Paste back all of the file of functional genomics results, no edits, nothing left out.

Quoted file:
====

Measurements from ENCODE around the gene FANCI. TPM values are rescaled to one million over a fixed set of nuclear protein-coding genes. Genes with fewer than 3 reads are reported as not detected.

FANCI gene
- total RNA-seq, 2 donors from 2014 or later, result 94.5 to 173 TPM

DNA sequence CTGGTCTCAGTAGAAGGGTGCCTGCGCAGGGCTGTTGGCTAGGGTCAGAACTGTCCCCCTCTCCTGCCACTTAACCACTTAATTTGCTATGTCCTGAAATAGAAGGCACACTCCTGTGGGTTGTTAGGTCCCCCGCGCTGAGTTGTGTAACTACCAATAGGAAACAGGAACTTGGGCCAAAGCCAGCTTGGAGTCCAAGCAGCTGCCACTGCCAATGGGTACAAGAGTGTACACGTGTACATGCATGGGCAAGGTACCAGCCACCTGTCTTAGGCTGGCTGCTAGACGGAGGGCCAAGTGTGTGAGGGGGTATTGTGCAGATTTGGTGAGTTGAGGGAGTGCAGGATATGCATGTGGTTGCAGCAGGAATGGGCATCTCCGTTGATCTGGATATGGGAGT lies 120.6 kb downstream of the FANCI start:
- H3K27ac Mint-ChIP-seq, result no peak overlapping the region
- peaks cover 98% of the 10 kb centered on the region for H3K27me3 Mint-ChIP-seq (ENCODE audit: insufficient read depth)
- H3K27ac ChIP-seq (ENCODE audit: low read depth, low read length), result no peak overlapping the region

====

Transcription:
Measurements from ENCODE around the gene FANCI. TPM values are rescaled to one million over a fixed set of nuclear protein-coding genes. Genes with fewer than 3 reads are reported as not detected.

FANCI gene
- total RNA-seq, 2 donors from 2014 or later, result 94.5 to 173 TPM

DNA sequence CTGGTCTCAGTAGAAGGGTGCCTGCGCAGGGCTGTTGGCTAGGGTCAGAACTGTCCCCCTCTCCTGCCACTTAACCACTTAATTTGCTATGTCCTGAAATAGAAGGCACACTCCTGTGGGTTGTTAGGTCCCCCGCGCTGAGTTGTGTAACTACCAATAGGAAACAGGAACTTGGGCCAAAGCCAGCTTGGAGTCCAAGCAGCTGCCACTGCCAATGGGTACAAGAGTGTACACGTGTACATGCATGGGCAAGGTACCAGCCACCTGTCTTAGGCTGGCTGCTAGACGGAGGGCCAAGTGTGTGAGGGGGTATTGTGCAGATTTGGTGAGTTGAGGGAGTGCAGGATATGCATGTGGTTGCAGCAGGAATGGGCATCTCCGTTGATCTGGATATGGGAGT lies 120.6 kb downstream of the FANCI start:
- H3K27ac Mint-ChIP-seq, result no peak overlapping the region
- peaks cover 98% of the 10 kb centered on the region for H3K27me3 Mint-ChIP-seq (ENCODE audit: insufficient read depth)
- H3K27ac ChIP-seq (ENCODE audit: low read depth, low read length), result no peak overlapping the region